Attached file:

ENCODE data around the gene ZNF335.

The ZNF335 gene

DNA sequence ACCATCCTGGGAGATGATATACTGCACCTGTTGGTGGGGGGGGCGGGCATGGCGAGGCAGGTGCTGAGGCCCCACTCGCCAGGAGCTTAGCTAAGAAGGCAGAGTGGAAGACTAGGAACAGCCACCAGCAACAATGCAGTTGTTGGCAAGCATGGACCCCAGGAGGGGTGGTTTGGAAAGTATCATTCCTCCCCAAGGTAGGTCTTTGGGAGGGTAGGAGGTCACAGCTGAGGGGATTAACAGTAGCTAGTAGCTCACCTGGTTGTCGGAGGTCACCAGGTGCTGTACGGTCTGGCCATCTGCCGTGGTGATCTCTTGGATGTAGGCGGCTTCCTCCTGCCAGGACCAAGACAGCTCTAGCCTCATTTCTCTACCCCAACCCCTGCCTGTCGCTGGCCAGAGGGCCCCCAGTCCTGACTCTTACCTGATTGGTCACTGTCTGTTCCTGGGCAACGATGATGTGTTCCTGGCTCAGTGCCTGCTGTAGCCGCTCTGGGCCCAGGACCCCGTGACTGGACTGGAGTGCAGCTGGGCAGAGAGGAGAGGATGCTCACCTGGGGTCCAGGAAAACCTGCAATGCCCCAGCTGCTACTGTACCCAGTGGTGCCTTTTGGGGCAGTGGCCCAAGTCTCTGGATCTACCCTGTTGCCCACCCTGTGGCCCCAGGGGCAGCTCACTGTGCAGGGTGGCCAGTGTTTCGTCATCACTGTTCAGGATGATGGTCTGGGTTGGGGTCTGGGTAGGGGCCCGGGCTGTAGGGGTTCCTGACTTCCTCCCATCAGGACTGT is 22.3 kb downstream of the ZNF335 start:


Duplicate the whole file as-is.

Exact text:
ENCODE data around the gene ZNF335.

The ZNF335 gene

DNA sequence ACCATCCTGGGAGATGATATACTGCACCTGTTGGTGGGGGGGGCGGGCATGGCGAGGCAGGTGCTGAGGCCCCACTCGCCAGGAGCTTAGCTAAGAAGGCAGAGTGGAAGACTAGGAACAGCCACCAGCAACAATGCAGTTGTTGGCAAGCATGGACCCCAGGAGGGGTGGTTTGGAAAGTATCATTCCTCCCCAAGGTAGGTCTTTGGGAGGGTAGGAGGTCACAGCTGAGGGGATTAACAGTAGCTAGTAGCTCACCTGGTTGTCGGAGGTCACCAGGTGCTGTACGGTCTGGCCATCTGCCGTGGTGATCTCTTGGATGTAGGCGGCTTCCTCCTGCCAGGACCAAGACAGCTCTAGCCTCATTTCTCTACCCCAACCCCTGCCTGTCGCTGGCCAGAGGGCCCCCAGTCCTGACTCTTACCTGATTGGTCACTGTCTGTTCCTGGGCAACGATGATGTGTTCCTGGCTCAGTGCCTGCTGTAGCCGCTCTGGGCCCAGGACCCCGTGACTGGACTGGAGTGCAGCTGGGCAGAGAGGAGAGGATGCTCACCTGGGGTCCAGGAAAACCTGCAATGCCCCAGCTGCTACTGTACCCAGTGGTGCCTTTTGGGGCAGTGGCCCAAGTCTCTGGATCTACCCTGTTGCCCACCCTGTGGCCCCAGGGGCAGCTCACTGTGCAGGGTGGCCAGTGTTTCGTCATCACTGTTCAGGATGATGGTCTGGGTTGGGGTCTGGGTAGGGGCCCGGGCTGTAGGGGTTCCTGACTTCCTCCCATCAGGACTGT is 22.3 kb downstream of the ZNF335 start: